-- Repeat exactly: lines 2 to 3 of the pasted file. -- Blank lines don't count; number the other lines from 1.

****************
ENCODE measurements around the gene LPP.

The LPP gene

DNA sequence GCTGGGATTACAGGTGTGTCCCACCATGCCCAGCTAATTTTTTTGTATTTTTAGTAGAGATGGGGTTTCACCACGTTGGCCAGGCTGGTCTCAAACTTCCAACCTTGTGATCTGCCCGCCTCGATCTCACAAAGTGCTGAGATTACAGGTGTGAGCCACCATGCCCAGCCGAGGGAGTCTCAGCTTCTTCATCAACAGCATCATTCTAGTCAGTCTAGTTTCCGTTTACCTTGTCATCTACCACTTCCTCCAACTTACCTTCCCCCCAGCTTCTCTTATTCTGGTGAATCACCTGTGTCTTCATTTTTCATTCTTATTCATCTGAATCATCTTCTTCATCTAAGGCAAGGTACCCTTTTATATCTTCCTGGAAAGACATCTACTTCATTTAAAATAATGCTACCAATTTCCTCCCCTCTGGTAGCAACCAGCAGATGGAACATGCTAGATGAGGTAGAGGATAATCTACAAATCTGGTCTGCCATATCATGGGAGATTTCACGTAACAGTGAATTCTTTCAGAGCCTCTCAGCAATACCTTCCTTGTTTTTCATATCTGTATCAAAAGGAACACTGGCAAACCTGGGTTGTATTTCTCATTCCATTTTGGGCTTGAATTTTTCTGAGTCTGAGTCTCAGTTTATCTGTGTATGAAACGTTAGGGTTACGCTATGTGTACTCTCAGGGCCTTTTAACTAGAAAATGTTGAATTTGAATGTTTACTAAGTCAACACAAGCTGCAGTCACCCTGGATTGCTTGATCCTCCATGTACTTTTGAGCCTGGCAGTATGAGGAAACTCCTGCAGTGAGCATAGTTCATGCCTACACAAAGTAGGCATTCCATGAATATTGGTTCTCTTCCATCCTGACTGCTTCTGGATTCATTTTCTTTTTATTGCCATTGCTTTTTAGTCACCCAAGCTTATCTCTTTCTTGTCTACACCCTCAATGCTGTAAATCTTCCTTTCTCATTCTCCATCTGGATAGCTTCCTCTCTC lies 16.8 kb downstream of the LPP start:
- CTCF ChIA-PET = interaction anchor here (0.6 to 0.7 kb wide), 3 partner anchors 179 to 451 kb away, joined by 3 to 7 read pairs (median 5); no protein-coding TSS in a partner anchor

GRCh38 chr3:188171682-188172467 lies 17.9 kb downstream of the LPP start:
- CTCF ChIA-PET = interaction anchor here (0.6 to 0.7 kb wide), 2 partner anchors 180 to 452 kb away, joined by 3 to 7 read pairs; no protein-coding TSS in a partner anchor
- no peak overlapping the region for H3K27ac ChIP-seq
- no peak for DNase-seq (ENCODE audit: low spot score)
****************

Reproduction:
The LPP gene

DNA sequence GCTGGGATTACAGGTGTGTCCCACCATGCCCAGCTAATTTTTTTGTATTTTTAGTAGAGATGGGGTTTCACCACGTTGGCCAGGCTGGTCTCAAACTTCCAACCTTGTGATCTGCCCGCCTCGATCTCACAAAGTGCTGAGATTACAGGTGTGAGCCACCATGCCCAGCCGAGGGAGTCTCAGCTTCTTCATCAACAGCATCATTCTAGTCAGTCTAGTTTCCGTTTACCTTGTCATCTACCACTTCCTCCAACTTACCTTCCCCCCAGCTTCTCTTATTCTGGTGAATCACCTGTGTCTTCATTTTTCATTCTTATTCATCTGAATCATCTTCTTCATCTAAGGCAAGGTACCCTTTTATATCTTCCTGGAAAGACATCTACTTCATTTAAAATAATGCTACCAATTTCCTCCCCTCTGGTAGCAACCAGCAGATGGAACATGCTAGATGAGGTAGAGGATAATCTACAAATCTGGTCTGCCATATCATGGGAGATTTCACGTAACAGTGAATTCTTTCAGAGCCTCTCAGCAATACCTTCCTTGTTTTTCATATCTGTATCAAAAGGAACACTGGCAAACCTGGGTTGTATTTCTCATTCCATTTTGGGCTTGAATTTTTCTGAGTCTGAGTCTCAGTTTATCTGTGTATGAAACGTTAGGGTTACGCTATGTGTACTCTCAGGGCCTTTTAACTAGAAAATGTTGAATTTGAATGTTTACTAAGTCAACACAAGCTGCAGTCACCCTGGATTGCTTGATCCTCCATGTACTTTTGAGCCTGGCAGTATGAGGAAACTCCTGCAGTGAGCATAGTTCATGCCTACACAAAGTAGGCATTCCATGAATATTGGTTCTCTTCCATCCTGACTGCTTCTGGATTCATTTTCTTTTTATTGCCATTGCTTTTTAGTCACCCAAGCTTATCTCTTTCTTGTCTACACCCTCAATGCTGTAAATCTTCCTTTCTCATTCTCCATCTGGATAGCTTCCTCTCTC lies 16.8 kb downstream of the LPP start: